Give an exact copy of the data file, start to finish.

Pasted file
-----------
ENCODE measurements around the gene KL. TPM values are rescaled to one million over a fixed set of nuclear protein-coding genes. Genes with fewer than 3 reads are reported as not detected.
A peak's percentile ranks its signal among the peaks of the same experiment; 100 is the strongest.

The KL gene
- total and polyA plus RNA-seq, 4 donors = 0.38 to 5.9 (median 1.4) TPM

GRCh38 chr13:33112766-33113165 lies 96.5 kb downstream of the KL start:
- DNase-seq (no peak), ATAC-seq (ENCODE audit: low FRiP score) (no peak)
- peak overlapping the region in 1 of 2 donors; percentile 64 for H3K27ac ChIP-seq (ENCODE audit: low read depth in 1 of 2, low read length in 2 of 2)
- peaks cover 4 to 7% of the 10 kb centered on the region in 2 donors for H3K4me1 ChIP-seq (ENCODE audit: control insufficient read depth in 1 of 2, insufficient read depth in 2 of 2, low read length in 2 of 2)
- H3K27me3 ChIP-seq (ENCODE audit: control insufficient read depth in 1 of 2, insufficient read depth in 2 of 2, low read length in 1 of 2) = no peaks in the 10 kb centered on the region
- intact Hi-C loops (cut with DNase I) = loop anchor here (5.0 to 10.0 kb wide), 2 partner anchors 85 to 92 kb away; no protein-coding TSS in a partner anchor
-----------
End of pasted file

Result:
ENCODE measurements around the gene KL. TPM values are rescaled to one million over a fixed set of nuclear protein-coding genes. Genes with fewer than 3 reads are reported as not detected.
A peak's percentile ranks its signal among the peaks of the same experiment; 100 is the strongest.

The KL gene
- total and polyA plus RNA-seq, 4 donors = 0.38 to 5.9 (median 1.4) TPM

GRCh38 chr13:33112766-33113165 lies 96.5 kb downstream of the KL start:
- DNase-seq (no peak), ATAC-seq (ENCODE audit: low FRiP score) (no peak)
- peak overlapping the region in 1 of 2 donors; percentile 64 for H3K27ac ChIP-seq (ENCODE audit: low read depth in 1 of 2, low read length in 2 of 2)
- peaks cover 4 to 7% of the 10 kb centered on the region in 2 donors for H3K4me1 ChIP-seq (ENCODE audit: control insufficient read depth in 1 of 2, insufficient read depth in 2 of 2, low read length in 2 of 2)
- H3K27me3 ChIP-seq (ENCODE audit: control insufficient read depth in 1 of 2, insufficient read depth in 2 of 2, low read length in 1 of 2) = no peaks in the 10 kb centered on the region
- intact Hi-C loops (cut with DNase I) = loop anchor here (5.0 to 10.0 kb wide), 2 partner anchors 85 to 92 kb away; no protein-coding TSS in a partner anchor